Optimism among small business owners about the economy fell last month, according to a new survey.

The National Federation of Independent Business’s Small Business Optimism Index lost a point, slipping to 87.9, in June, after a marginal improvement in the last two months.

Sales trends have not been favorable, with record numbers of owners reporting lower sales than in prior periods. Seasonally adjusted, the net percent of owners reporting positive sales trends is -34 percent.

For the past year, consumer price index inflation has been negative and cuts in average selling prices have been reported at record rates. In June, the net percent raising selling prices was -17 percent. In other words, far more firms were cutting prices than raising them. In June, 13 percent raised prices, but 31 percent cut prices.

“When profits are bad, like now, small business owners cannot reinvest, except to replace things,” said NFIB chief economist Bill Dunkelberg.

Plans to make capital expenditures fell again to 17 percent, continuing a run of historically low readings. One consequence of this has been a huge reduction in inventories, with record numbers of firms reducing their inventories to line up stock with lower customer spending. In June, the net proportion planning to add to inventories over the next three months was -6 percent, indicating further planned reductions.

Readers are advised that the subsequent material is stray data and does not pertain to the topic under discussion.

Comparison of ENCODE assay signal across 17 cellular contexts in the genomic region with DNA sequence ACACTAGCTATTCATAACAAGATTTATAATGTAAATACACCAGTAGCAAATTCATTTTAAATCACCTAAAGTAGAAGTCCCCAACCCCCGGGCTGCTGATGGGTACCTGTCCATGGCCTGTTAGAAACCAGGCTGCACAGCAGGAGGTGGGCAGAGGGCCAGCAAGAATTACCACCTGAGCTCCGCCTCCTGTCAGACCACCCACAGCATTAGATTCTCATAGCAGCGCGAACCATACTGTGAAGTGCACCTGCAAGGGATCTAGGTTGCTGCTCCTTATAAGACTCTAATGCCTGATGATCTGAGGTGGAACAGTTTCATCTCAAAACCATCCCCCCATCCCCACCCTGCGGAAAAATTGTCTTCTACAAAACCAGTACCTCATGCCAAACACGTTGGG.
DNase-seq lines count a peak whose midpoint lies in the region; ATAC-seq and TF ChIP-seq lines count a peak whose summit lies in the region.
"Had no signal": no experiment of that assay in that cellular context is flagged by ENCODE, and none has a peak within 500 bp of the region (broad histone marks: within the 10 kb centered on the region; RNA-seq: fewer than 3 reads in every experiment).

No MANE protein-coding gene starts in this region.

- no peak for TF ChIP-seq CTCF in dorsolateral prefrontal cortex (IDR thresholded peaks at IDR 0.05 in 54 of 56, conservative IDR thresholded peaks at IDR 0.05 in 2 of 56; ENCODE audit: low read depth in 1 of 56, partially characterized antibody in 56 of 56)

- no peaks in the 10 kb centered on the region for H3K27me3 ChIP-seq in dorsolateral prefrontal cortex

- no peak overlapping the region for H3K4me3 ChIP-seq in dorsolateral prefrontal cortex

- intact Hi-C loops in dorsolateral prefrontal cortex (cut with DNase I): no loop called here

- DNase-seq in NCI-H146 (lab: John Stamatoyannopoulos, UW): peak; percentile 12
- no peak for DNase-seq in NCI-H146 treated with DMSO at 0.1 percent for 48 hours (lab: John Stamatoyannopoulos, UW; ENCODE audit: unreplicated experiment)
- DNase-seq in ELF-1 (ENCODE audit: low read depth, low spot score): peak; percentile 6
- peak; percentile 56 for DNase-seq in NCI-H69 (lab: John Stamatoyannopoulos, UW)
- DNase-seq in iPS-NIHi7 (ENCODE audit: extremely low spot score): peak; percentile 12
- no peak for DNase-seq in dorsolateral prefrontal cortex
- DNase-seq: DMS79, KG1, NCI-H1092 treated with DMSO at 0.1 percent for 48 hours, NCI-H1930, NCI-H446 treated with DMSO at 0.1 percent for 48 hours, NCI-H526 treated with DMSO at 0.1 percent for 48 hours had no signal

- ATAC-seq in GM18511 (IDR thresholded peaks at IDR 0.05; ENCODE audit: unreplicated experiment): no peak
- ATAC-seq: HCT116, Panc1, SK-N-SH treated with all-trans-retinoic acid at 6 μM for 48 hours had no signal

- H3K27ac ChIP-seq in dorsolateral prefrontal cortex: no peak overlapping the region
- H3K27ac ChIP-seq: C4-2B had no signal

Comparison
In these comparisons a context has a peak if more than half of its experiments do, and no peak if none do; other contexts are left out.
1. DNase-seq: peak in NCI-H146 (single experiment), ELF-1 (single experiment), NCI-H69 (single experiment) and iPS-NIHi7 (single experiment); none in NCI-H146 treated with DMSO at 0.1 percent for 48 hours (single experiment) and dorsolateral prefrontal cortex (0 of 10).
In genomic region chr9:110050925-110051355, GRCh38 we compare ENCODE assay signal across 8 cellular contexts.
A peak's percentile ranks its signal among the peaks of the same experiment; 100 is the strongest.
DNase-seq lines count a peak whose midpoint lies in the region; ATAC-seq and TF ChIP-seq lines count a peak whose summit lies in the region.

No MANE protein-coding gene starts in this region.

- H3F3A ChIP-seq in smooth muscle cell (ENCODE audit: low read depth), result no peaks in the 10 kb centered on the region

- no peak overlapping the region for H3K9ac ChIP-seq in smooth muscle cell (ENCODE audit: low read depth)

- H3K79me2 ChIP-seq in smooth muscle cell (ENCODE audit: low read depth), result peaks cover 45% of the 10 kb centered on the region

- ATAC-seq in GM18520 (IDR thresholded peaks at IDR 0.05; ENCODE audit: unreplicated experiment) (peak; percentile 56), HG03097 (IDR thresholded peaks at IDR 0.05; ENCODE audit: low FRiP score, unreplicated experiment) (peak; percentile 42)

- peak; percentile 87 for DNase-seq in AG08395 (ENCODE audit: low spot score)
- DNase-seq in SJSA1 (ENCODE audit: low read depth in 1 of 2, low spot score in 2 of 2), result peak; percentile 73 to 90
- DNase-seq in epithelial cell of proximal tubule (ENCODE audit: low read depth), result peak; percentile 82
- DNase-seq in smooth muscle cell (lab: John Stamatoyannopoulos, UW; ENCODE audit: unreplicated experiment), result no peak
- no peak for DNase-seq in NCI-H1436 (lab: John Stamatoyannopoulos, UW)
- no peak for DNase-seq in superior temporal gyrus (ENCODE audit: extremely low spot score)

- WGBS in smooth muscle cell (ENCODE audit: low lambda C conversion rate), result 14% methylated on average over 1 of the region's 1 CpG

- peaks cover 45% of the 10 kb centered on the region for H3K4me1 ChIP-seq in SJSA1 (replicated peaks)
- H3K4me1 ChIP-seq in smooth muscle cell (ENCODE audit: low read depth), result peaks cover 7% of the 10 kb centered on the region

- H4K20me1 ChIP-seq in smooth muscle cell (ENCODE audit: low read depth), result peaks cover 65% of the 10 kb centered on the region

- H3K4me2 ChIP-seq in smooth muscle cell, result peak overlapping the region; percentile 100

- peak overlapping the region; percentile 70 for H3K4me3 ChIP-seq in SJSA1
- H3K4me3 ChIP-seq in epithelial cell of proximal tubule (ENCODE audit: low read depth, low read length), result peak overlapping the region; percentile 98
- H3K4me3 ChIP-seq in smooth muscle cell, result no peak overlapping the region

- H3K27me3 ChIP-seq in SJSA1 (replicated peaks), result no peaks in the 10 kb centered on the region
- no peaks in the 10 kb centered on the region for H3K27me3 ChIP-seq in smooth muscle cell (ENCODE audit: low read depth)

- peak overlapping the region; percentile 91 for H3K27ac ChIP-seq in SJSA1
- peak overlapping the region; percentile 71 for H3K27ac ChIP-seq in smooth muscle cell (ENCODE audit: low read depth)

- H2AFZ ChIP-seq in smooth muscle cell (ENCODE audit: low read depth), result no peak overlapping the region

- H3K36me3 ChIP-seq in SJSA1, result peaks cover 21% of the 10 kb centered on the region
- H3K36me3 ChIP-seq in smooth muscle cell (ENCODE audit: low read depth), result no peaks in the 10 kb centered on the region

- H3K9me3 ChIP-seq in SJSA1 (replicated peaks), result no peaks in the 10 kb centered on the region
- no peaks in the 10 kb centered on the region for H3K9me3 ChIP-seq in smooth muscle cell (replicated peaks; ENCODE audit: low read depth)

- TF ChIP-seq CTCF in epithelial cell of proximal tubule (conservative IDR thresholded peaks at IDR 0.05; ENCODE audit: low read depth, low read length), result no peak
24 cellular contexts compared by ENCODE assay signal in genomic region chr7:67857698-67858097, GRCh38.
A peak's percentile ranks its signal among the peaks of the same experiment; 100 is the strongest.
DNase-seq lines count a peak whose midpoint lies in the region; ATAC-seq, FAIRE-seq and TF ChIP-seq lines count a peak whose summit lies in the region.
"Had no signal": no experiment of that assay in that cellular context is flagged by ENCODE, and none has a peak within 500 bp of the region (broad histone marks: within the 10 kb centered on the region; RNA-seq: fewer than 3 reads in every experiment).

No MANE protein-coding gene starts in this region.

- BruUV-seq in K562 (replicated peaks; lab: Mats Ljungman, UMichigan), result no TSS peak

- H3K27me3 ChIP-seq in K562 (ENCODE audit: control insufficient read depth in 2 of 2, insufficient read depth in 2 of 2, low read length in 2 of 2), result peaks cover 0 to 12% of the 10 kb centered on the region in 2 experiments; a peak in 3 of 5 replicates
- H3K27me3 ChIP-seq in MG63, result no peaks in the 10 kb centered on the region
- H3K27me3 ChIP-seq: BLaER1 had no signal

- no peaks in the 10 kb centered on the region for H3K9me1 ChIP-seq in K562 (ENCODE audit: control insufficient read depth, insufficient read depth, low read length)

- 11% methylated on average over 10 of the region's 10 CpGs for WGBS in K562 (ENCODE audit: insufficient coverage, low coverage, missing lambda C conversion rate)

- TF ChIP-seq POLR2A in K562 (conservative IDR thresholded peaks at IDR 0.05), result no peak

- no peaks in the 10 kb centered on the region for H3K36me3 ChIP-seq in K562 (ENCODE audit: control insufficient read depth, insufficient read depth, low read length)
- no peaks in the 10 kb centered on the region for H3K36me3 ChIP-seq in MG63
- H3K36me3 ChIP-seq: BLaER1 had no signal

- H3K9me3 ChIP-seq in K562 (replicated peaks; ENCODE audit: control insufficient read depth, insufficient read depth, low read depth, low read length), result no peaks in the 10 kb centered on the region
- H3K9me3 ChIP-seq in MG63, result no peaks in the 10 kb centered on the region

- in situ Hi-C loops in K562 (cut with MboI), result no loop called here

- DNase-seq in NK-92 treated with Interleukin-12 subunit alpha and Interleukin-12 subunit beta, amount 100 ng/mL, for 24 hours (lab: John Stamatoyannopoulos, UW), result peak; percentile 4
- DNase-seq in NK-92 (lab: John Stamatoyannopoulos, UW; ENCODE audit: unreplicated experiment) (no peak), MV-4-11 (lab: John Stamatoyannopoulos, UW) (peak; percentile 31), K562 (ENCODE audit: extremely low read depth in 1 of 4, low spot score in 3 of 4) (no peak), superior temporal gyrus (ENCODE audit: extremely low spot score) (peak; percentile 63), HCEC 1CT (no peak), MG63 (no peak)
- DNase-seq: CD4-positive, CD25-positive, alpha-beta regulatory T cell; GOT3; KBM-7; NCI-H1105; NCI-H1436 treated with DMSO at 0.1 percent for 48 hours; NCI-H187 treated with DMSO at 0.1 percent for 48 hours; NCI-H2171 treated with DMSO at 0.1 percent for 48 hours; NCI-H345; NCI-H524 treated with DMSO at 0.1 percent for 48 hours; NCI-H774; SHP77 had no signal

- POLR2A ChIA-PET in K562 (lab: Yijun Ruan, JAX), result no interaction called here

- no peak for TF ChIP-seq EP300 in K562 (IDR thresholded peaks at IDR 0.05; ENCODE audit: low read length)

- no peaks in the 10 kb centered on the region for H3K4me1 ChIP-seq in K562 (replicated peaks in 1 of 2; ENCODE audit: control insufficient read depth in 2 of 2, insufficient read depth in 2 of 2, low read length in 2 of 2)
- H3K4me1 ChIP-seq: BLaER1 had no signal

A major cost-cutting activity has been focused on one of the largest costs: labor. Over the past six months, owners have reduced employment at a record pace. Plans to expand employment got a boost in June (up four points to a net -1 percent of firms planning to hire in the next three months). The number of firms with job openings to fill increased two points to 11 percent in June. However, small employers continue to hold wages and other employee compensation in check, with 11 percent of owners raising compensation while 12 percent reduced it, the worst showing for a “raise” in survey history.

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